Book Thoughts by Rachelle
I have continued to think of this story long after turning the final page. Donaldina Cameron’s life was full of exemplary service, adventure, romance, heartbreak, and love. Heather Moore has captured this story in a way that makes me feel that I could be friends with Dolly. She has shed light on a part of history–a dark part and yet a light part as well– that will change the way you see San Francisco’s Chinatown forever.
This story takes place around 1895 to the early 1900s and follows the powerful force of a single woman, Donaldina Cameron known as Dolly, and the Occidental Mission Home for Girls. The author has created an intricate setting with historical details and careful weaving of actual events into a book that expands on what it might have been like to live during that time. When we meet Mei Lien and see with excruciating emotion what these young Chinese girls were put through, you’ll find yourself wishing that you lived during Dolly’s time so you could help those girls–at least that’s how I felt!
The author includes notes on each chapter, research details and references, all while providing a riveting story that will pull you in and keep you thinking about Dolly, Mei Lien, and her other “daughters” for a long time to come.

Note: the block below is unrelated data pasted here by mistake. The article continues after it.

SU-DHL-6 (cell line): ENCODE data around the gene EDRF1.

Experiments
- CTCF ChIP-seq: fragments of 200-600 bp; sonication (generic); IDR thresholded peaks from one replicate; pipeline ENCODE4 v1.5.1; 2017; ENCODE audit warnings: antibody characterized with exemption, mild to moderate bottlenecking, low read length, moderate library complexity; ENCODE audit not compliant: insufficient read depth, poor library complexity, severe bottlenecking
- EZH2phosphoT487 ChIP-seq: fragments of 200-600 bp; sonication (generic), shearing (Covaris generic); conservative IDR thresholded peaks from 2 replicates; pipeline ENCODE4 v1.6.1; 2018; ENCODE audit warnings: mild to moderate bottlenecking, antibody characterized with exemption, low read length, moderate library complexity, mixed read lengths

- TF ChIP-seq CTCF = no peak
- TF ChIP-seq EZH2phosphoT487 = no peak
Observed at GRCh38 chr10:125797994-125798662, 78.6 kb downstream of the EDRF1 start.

I recommend this book and I hope you’ll be touched by this story in a similar way.
Here’s more about the book:
A powerful story based on true events surrounding Donaldina Cameron and other brave women who fought to help Chinese-American women escape discrimination and slavery in the late 19th century in California.
When Donaldina Cameron arrives at the Occidental Mission Home for Girls in 1895, she intends to teach sewing skills to young Chinese women immigrants, but, within days, she discovers that the job is much more complicated than perfect stitches and even hems. San Francisco has a dark side, one where a powerful underground organization–the criminal tong–brings Chinese young women to America to sell them as slaves. With the help of Chinese interpreters and the Chinatown police squad, Donaldina becomes a tireless social reformer to stop the abominable slave and prostitution trade.
Mei Lien believes she is sailing to the “Gold Mountain” in America to become the wife of a rich Chinese man.Instead she finds herself sold into prostitution–beaten, starved, and forced into an opium addiction. It is only after a narrow escape that she hears of the mission home and dares to think there might be hope for a new life.
The Paper Daughters of Chinatown throws new light on the age-old scourge of human trafficking. The heroes who fought this evil and the victims who triumphed over it more than a hundred years ago offer a bright example of courage and determination for anyone wishing for a better world.
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